The Austrian company RadioLED has started to roll out a high-speed WiFi network in the Dutch municipality of Apeldoorn. This is quite visible because white boxes hang from lampposts here and there. In total, this involves the installation of the tech company’s small radio transmitters in or on lampposts.
According to RadioLED, the network offers more capabilities than the technology of existing providers. It is primarily intended for paying users who, for example, put IoT (Internet of Things) applications into practice this way. Companies, educational institutions, healthcare organizations or the government are among potential users. Apart from that, free wifi with faster internet speeds will be offered to local residents.
The innovative effort involving the facilitation of ict applications in public spaces and open access internet raises concerns. It has already led to discussion at the municipal level. What is it about precisely, what about privacy, is there a radiation hazard? It is true that Apeldoorn is leading the way with this type of high-speed network?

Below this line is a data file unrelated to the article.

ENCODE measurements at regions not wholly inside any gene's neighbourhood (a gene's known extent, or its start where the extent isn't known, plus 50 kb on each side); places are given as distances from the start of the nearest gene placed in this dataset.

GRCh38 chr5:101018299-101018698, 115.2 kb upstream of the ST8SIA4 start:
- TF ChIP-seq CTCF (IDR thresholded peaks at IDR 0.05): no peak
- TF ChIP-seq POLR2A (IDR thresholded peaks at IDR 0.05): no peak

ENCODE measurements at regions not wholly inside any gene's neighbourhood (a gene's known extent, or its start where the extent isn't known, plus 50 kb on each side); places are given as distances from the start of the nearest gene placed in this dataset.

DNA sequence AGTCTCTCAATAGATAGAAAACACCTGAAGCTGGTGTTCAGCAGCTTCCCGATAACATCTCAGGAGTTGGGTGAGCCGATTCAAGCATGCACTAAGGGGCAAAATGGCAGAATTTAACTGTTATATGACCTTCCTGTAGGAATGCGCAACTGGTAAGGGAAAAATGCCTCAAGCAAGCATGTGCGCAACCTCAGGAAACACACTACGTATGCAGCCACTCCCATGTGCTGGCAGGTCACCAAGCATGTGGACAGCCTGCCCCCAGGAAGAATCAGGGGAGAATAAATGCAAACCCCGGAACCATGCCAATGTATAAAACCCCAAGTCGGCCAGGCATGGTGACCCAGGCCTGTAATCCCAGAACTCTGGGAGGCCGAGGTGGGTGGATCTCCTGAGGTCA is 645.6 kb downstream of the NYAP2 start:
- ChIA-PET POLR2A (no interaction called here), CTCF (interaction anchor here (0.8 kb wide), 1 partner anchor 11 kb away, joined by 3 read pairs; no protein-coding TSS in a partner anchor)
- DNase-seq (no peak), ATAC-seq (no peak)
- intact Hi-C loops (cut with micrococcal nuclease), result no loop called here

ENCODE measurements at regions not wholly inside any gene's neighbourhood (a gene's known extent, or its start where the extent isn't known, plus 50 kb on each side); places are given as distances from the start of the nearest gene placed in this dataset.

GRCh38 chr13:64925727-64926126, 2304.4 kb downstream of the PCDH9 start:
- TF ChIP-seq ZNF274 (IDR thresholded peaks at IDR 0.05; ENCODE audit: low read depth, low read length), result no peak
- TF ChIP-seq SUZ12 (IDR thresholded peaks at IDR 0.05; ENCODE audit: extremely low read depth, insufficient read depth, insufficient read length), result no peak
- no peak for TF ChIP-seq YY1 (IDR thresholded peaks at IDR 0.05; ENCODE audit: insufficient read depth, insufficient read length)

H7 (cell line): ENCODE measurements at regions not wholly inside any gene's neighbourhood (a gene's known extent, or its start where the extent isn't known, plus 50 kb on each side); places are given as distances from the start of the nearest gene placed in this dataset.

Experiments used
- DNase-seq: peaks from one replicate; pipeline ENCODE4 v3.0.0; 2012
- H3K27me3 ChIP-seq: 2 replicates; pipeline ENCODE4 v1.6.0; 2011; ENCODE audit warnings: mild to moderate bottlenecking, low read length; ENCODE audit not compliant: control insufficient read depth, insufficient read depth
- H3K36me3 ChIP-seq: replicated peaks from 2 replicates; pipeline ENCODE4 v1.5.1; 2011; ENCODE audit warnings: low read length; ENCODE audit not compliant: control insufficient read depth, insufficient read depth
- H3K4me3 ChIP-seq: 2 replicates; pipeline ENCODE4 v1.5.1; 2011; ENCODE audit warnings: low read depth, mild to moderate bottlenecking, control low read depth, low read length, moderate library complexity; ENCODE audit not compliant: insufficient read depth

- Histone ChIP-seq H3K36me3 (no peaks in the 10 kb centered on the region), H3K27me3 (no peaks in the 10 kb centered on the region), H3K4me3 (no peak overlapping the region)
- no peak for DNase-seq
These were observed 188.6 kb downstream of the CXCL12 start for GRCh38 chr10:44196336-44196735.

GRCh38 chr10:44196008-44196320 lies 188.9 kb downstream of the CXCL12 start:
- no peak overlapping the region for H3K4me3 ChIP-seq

High-speed network differs from fiber optics
Speaking on behalf of RadioLED, Gregory Engelbrecht explains how it was accomplished and what distinguishes this network from 5G, the major telecom providers, fiber optics or Wi-Fi hotspots. “Fiberglass is the most widely known. It goes from A to B across lines, but is linked to buildings, sensors or cameras and is therefore less flexible. You then need cables everywhere and that comes with a price tag. With the transition from 4G to 5G, you need more masts for reception. We don’t need to do that. And distance plays a role in those masts. You already have a difference in reception if you have a building on your left or right. That interferes with the reception. This is not the case with small transmitters that are spread throughout an entire area.”
The network is made up of hundreds of transmitters that are connected to each other. This means that a relatively small distance needs to be covered each time to transmit the information further. As a result, the transmitters operate at low levels of power, Engelbrecht says.
Coverage greater than wifi hotspots
“You also have wifi hotspots. But those are only at certain places. That’s not a disadvantage that we have. The same connection is in place all over the city. In short, with this kind of network, you have all the functionalities and you won’t miss fiber, those masts or those hotspots.”